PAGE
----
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Old 10-02-2019, 16:36   #7516
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Re: Brexit

Quote:
Originally Posted by Mick View Post
No sense of smell then. I never said I didn’t read the link, I just didn’t believe the story, big difference, so no whiff of hypocrisy here or in my posts.
Too be fair, your words were that 'you didn't need to read the link' which implies that you had not read it.

Apologies for diverting off tangent.
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Old 10-02-2019, 16:37   #7517
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Re: Brexit

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Originally Posted by 1andrew1 View Post
The official Government leaflet is irrelevant. It was lawful, didn't breach any spending limits and was pretty ineffective. False equivalence.
Says you?

Nope it isn’t. I’m right. Tax payer funded propaganda vs. Alleged over spending in one unofficial campaign. The referendum result isn’t illegitimate.
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Old 10-02-2019, 19:17   #7518
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Re: Brexit

Quote:
Originally Posted by Mick View Post
Says you?

Nope it isn’t. I’m right. Tax payer funded propaganda vs. Alleged over spending in one unofficial campaign. The referendum result isn’t illegitimate.
The leaflet was a legal requirement of the Referendum spelling out both sides of the argument as per Venice Commission rules.

Sadly, whilst the UK government clearly embraced many of the principles of the Venice Commission code, these rules, in line with the advisory status of the referendum, aren’t legally binding, so the government is unfortunately at liberty to choose to ignore another highly relevant Venice Commission rule:

Which calls into question the whole legality of the referendum, let alone blithely carrying on regardless.

This is more for the benefit of other FMs.
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Old 10-02-2019, 20:18   #7519
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Re: Brexit

Quote:
Originally Posted by Angua View Post
The leaflet was a legal requirement of the Referendum spelling out both sides of the argument as per Venice Commission rules.

Sadly, whilst the UK government clearly embraced many of the principles of the Venice Commission code, these rules, in line with the advisory status of the referendum, aren’t legally binding, so the government is unfortunately at liberty to choose to ignore another highly relevant Venice Commission rule:

Which calls into question the whole legality of the referendum, let alone blithely carrying on regardless.

This is more for the benefit of other FMs.
All irrelevant. A Democratic process took place, it must be enacted.
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Old 10-02-2019, 22:24   #7520
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Re: Brexit

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Originally Posted by Damien View Post
I don't see how Brexit helps these local factories though. We've already seen Nissan reduce their investment and even if you don't think Brexit was the prime motivation it's worth pointing out that it's now easier for them to trade with the EU from Japan than it is the UK. Adding tariffs to imports and exports is not going to encourage outside investment from outside the UK, we're not making this a cheaper country with which to do business until such a time that we make up all the existing trade access we've got now.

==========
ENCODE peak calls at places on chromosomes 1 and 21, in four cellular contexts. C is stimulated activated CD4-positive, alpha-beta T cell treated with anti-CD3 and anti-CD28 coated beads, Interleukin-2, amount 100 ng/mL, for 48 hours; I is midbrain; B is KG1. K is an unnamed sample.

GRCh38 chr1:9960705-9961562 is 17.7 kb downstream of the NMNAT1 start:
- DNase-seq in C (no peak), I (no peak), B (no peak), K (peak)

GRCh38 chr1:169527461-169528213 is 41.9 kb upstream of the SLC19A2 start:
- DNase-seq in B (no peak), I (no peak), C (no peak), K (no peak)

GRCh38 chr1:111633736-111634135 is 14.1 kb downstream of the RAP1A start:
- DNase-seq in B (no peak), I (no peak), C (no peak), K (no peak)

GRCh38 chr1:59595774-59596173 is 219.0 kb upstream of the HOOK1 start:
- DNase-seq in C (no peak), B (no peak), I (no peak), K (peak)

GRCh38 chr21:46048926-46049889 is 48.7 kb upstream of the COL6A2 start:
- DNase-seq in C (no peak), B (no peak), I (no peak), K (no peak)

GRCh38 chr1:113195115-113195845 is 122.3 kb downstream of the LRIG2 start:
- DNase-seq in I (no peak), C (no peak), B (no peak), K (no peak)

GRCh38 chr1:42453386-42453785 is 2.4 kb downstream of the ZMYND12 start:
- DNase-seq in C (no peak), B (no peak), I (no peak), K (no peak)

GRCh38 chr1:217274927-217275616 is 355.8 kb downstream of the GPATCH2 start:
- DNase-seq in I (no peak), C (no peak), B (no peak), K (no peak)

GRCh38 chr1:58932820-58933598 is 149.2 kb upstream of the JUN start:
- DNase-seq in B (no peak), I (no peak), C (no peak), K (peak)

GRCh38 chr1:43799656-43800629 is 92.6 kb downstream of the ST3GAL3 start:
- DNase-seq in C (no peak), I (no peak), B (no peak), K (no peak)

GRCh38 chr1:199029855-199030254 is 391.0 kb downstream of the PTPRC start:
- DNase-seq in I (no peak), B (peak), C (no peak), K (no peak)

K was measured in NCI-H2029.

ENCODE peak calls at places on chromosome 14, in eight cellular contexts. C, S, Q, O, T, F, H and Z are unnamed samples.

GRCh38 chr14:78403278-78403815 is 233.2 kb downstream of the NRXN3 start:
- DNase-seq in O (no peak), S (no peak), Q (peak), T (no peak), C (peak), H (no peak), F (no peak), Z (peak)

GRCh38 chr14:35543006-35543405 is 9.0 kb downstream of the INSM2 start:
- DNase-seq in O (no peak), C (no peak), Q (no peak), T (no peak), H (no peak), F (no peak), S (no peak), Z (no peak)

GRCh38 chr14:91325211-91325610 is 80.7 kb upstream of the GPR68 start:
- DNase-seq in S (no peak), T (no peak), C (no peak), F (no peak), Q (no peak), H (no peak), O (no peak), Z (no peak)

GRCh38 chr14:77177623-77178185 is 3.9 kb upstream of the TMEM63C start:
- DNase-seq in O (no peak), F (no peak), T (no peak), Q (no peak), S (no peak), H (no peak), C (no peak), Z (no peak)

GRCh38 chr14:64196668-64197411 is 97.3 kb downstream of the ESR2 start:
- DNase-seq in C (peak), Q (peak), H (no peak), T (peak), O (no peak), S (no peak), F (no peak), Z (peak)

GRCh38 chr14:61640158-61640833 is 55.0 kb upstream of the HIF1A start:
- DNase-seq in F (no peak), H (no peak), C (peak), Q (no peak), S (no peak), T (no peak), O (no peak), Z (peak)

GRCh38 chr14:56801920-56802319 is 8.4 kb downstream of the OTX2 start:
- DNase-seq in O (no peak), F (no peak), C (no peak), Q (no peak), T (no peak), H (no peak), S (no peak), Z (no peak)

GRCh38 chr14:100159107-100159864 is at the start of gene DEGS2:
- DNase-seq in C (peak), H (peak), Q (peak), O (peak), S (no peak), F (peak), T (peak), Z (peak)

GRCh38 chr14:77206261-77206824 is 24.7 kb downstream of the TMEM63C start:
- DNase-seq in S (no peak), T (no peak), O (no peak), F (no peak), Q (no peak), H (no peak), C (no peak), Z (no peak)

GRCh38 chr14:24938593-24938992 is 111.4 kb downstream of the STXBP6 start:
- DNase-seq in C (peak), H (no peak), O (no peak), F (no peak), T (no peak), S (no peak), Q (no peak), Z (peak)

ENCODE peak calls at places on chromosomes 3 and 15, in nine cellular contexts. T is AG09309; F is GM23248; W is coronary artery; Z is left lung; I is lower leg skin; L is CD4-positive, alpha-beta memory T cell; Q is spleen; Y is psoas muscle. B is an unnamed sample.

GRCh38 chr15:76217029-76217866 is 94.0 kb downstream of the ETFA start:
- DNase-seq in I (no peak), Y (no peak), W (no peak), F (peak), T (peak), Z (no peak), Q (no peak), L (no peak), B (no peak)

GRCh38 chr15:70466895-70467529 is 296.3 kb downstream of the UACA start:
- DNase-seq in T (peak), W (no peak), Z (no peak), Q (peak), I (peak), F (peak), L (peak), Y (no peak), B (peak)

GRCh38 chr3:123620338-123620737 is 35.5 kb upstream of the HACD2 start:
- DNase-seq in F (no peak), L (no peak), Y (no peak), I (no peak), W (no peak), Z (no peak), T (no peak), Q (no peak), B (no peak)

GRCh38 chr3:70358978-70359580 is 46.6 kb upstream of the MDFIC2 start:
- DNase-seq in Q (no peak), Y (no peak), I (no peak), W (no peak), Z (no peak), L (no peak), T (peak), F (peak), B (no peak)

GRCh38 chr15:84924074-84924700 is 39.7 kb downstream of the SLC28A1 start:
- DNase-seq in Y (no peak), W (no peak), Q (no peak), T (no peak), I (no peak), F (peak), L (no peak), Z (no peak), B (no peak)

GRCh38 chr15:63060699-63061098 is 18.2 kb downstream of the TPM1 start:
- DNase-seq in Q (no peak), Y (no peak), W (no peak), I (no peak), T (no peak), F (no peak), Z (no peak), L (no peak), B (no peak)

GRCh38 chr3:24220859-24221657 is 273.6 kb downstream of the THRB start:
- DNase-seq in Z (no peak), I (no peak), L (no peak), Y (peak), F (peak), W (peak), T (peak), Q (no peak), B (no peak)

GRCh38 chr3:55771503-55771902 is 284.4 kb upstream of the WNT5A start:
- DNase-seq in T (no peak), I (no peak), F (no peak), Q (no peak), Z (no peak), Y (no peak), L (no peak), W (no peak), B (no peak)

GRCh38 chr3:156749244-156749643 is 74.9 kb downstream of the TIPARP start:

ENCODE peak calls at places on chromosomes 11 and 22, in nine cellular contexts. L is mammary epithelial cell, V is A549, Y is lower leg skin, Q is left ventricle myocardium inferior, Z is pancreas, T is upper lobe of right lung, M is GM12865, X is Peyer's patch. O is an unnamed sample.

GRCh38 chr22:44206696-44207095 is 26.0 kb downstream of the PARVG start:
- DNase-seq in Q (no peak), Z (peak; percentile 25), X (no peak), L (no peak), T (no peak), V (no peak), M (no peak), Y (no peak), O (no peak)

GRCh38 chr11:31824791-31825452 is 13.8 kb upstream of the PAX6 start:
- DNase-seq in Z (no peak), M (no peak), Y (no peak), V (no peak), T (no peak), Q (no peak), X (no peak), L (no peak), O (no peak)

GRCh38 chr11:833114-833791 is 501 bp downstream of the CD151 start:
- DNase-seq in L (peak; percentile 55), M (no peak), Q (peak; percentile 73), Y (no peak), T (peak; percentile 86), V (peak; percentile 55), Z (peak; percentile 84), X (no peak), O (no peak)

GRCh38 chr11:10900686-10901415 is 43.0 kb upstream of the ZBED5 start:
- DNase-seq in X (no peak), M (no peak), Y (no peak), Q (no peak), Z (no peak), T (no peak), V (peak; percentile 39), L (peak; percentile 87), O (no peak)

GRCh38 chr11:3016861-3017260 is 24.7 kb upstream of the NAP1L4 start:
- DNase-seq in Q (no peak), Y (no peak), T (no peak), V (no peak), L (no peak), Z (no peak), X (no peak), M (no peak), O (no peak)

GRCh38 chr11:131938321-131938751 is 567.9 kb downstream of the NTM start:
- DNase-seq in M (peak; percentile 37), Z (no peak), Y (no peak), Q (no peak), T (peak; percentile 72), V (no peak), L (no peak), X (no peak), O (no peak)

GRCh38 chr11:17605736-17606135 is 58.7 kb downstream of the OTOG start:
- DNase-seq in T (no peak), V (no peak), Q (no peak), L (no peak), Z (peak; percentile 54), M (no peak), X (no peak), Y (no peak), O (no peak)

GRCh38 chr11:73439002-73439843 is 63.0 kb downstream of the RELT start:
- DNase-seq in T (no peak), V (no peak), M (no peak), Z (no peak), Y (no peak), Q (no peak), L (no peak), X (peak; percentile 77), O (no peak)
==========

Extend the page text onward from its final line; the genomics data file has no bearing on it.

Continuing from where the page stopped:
Dyson is an advocate of leaving but when it comes to business he isn't investing in post-Brexit Britain either.

People blamed the EU for globalisation (which obviously it is ultimately part of) but these are processes that are happening anyway.

If people were (rightly) angry at previous governments for letting these things happen then what will happen to those who sold Brexit as a way to revitalise British manufacturing? And when it comes down to it how confident are you that the governments of the future will focus on those industries as opposed to the banking sector when it comes to trade deals with the United States and the rest?
Why do peopykeep on thinking that the economy was a key factor in the result.............it wasn’t
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Old 11-02-2019, 06:45   #7521
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Re: Brexit

Quote:
Originally Posted by Damien View Post
I don't see how Brexit helps these local factories though. We've already seen Nissan reduce their investment and even if you don't think Brexit was the prime motivation it's worth pointing out that it's now easier for them to trade with the EU from Japan than it is the UK. Adding tariffs to imports and exports is not going to encourage outside investment from outside the UK, we're not making this a cheaper country with which to do business until such a time that we make up all the existing trade access we've got now.

Dyson is an advocate of leaving but when it comes to business he isn't investing in post-Brexit Britain either.

People blamed the EU for globalisation (which obviously it is ultimately part of) but these are processes that are happening anyway.